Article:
Ryan Fleming  03:50

exactly. And access to the algorithm that’s been built out that takes a lot of money to keep it going. And all the analytics are involved in that. And so when I look at it, I go Yeah, return 25% You might have paid 2% and fees, but that means it actually returned 27% Because that’s 20 fives and out of all fees. So looking at the big picture, looking at it long term, and I actually had a conversation with Vance Howard himself about this. And I said, I said, Vance, you know, I mean, your returns are amazing, like what we done, it’s truly remarkable. How do you talk about the fees when you start looking at it? And he goes, You know what, if you want something passive and you want to go pay for the Vanguard, six basis points, 15 basis points portfolio, you’re gonna get very average returns. Sure, you know, if you want to be average, go to Vanguard, but if you want if you want exceptional returns, you’re going to have to pay for it. Right? And it’s going to take a trader that knows what they’re doing, that it’s going to understand leveraging who’s gonna understand momentum in the market, and then you’re gonna get exceptional returns.


Lee Hyder  04:54

And then there’s also a problem with people really understanding because, you know, they can look at a portfolio and say, well, this portion Oleanna looks very similar to yours. But it really doesn’t, you know, you can take to 3000 square foot homes, and they’re both 3000 square feet, they both have maybe three or four bedrooms, they’ve got beautiful kitchens, you know, but one house may actually sell for $150,000 more. And one of the reasons may be you don’t even see behind the scenes, you don’t see the difference in quality materials that they put in, in that house. So it’s the same thing in the portfolio, you can take to 5050 allocation side by side. And they look identical to the average investor because they had 50% equity and they got 50% fixed income, but the performance and what they are built in and how they are managed, are so completely different. And that’s again goes back to the educational process to the client. Absolutely.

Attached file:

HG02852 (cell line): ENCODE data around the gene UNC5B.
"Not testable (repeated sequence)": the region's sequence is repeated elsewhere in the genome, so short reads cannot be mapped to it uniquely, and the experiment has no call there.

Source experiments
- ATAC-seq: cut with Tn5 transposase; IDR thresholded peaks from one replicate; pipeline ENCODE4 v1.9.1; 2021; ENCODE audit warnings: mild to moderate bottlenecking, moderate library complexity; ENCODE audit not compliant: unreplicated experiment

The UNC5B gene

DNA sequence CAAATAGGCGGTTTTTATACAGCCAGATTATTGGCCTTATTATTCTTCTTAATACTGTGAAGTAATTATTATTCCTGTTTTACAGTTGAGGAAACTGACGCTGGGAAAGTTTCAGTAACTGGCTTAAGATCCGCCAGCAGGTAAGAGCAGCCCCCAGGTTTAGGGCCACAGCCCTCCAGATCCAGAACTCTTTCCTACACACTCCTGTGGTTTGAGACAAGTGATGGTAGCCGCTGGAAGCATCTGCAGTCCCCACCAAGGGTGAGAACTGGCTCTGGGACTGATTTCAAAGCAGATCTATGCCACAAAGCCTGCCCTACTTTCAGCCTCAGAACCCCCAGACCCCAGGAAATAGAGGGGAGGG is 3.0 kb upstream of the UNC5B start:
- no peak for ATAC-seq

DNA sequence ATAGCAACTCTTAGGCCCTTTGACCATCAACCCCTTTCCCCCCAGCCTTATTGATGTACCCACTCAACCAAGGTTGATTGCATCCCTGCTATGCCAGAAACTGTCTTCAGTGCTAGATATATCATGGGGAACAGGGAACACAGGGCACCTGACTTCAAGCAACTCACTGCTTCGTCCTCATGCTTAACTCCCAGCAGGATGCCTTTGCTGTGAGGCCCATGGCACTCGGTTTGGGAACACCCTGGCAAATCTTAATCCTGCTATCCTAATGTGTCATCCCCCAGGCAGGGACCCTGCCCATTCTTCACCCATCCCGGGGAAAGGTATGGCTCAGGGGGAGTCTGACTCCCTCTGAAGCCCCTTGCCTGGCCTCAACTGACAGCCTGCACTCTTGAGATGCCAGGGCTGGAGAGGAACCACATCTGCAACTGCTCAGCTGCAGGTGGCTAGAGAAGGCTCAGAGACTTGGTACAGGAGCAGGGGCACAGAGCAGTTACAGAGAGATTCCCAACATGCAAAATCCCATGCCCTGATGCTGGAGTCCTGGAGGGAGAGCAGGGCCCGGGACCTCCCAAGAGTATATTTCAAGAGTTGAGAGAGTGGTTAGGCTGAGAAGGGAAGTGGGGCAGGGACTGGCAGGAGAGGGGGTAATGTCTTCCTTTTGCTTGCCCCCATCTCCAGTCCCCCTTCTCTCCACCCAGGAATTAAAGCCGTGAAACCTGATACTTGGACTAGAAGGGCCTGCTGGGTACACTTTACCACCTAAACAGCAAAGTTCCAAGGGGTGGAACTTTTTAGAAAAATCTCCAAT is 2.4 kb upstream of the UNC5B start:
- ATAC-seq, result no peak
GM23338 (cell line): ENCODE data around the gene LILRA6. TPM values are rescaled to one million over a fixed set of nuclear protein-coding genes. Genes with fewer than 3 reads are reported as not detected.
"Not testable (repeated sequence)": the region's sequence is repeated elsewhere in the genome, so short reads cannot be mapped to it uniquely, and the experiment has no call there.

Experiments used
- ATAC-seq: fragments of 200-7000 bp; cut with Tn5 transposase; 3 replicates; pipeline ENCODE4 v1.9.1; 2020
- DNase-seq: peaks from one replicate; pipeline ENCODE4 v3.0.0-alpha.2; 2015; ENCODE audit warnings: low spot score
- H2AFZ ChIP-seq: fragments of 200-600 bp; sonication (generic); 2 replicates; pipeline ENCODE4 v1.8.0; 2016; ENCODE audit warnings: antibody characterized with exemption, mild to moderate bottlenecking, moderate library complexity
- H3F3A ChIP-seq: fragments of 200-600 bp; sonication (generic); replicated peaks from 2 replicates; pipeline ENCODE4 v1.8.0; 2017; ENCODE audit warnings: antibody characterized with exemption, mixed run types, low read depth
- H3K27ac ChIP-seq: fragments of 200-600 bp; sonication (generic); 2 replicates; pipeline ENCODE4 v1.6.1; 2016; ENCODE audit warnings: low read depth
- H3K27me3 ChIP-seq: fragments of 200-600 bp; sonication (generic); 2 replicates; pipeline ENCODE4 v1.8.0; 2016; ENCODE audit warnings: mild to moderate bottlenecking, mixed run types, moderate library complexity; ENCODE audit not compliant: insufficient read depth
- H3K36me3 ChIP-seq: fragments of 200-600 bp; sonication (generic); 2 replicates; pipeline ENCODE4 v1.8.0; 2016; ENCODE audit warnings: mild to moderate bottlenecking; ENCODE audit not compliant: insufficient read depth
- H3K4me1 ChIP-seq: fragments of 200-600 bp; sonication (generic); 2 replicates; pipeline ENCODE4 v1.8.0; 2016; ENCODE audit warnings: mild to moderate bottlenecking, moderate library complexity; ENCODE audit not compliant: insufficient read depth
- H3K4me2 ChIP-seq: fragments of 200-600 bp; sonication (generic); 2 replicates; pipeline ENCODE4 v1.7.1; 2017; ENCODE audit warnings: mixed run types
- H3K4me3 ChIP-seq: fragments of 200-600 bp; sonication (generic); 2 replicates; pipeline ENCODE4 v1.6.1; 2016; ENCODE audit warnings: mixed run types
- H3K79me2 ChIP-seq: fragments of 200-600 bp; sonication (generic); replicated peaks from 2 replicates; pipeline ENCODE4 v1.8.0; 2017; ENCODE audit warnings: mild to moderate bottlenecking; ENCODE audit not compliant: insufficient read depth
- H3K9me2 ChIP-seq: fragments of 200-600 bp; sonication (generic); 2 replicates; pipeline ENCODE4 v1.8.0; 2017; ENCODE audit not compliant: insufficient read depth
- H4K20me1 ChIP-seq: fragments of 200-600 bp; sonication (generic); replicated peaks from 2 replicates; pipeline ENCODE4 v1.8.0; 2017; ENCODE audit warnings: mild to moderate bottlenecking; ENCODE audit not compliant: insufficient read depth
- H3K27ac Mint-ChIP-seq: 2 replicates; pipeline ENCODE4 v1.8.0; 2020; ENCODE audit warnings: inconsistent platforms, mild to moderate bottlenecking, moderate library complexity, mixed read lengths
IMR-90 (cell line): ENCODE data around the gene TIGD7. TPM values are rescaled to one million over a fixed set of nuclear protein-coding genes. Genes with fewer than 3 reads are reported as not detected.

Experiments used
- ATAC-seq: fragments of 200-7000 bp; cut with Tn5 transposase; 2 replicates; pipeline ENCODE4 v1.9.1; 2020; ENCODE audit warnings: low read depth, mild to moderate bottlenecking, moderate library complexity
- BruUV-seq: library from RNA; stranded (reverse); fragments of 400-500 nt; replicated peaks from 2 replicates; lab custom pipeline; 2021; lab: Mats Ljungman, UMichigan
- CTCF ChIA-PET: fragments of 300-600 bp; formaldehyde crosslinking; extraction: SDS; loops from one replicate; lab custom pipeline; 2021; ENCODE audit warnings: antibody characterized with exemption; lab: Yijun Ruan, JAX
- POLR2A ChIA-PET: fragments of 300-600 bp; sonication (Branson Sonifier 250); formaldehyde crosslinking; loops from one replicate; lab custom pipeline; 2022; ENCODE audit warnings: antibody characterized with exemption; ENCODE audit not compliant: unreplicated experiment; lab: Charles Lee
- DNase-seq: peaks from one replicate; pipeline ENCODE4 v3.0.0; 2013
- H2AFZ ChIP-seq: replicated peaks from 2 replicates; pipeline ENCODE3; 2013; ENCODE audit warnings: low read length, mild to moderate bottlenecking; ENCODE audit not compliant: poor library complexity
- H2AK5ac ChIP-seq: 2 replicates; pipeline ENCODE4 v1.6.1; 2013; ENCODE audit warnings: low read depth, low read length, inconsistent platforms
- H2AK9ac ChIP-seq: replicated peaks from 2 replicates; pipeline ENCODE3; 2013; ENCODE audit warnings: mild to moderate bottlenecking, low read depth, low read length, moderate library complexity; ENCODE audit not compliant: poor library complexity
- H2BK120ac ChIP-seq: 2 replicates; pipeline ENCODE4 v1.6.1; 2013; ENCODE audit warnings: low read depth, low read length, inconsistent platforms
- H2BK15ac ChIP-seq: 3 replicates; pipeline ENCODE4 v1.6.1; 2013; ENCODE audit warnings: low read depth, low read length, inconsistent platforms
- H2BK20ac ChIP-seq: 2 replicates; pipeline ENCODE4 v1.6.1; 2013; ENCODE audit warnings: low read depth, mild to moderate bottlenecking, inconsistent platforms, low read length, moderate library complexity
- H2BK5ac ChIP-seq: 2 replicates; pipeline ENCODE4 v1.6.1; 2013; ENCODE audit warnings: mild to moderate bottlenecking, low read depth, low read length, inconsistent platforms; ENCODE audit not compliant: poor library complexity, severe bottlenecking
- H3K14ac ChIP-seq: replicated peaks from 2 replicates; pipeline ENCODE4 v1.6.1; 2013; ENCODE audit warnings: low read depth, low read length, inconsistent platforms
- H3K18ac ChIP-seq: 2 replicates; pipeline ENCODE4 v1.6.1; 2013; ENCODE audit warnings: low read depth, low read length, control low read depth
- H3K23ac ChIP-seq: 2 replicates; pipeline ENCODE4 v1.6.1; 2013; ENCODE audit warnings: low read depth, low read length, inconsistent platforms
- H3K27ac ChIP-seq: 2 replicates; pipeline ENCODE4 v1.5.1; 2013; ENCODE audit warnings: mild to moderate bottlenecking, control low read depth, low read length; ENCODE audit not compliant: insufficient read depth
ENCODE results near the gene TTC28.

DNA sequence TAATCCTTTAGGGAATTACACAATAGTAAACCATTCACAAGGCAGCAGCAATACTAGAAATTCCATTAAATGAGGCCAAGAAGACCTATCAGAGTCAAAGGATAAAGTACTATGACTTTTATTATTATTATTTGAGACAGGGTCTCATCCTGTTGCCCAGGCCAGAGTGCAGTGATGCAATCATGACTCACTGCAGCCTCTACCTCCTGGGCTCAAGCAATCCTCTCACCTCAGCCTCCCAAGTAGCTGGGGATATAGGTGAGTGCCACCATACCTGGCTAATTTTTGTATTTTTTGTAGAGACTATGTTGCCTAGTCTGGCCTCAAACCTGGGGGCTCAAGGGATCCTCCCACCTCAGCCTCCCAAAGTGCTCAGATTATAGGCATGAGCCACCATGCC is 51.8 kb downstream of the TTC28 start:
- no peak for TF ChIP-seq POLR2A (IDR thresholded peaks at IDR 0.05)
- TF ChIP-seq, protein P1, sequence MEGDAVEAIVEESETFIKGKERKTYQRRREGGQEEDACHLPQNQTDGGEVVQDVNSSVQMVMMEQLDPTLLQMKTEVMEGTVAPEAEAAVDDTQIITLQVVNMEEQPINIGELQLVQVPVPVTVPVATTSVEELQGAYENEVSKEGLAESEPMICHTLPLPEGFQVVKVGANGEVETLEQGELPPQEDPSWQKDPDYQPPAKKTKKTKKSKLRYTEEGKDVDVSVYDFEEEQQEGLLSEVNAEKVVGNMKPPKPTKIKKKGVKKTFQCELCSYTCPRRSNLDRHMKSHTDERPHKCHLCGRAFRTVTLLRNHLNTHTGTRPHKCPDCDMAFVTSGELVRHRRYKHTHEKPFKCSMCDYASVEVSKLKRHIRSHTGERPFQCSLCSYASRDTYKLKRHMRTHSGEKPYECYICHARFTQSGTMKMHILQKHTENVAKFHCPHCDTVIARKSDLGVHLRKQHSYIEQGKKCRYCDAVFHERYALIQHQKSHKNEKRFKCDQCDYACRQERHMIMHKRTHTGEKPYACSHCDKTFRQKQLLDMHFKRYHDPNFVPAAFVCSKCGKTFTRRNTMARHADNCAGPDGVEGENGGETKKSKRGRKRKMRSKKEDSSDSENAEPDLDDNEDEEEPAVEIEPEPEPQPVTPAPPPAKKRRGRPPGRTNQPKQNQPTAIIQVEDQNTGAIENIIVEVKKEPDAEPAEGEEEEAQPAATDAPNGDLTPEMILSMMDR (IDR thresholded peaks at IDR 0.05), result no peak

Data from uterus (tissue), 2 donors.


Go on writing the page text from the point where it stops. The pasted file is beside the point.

Ryan Fleming  05:46

Education is very key, with another transition back to the s&p 500 and talking about the s&p 500.


Walter Storholt (Host)  05:56

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Ryan Fleming  07:21

So many clients talk about the s&p 500. And hey, that’s the benchmark that they use, even though it’s only US large cap stocks that we should be comparing the s&p to do the thing I bring up to my clients. When I talk about that I go, Hey, the s&p is great, I love it. Okay, but have you ever heard of the last decade and the reality is from 2000 to 2010, the s&p 500 made exactly 0%. Imagine retiring, taking income out of your 401k. And over a 10 year period, it makes no money, it would truly blow up your whole portfolio. And so the message that I try to say to all my clients is, hey, the s&p 500 is great, but it is not nearly diversified enough, you need to engineer a portfolio that is is truly diversified, you know, modern portfolio theory even states, the more diversification you can have will increase your return and lower your risk over the long term and 500 stocks is not true diversification. And on top of that, the s&p has been living and dying by The Magnificent Seven for years now. Right. So the far majority of that as 500 stocks are not even doing what you need it to do. So I think when people focus so much on the prime cap or the s&p 500, they really don’t understand investing. And how diversification is your friend. How do you comment on that, Lee?


Lee Hyder  08:42